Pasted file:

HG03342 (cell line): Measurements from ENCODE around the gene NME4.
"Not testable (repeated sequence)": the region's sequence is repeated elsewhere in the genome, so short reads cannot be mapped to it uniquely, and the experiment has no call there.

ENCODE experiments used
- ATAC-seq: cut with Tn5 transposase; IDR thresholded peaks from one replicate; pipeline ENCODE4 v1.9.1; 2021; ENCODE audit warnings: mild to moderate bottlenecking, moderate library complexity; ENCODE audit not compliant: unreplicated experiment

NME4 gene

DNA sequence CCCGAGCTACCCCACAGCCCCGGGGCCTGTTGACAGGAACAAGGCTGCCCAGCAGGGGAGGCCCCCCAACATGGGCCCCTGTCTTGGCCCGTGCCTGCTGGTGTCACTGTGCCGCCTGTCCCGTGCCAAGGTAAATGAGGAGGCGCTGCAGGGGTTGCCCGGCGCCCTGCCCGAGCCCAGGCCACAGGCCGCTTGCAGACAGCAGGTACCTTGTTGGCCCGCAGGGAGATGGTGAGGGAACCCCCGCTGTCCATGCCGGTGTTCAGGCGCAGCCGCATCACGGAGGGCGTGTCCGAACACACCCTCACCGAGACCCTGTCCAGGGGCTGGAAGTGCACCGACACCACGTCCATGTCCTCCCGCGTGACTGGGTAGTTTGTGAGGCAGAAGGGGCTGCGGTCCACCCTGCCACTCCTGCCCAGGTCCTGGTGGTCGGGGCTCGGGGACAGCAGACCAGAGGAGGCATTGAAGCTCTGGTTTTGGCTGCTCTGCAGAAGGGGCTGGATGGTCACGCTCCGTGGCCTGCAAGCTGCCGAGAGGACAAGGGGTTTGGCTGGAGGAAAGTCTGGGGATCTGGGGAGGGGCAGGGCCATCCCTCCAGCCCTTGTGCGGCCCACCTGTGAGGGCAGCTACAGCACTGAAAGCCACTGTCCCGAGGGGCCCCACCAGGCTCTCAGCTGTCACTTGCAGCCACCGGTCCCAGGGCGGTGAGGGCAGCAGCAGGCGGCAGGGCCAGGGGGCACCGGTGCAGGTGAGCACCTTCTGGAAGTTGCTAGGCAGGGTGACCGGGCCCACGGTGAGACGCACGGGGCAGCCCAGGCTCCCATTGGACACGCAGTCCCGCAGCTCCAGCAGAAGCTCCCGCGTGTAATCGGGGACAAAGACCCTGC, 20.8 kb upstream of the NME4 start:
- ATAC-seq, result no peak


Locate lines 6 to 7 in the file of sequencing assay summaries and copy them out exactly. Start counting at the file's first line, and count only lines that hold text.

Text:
DNA sequence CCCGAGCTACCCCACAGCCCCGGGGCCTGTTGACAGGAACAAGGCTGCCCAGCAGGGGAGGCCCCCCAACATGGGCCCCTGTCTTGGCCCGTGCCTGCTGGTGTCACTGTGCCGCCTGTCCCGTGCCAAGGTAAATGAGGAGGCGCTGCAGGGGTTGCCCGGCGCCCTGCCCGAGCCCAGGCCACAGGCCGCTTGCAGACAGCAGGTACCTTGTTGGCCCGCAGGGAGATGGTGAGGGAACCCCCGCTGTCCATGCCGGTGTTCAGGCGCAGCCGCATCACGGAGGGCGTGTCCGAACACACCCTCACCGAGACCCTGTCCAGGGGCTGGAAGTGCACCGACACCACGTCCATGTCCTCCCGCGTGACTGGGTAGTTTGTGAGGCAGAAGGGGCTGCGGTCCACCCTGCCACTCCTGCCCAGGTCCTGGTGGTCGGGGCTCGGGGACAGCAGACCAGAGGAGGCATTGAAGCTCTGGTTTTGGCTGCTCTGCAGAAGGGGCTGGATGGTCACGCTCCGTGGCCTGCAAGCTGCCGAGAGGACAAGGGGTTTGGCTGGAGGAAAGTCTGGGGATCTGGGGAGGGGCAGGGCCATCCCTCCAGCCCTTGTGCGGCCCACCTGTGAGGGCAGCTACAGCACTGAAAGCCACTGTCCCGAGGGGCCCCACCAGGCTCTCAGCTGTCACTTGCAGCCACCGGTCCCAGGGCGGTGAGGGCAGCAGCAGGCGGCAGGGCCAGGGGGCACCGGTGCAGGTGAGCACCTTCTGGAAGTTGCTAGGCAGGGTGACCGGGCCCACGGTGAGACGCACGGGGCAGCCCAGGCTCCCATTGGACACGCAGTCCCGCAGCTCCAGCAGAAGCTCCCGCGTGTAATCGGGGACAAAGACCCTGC, 20.8 kb upstream of the NME4 start:
- ATAC-seq, result no peak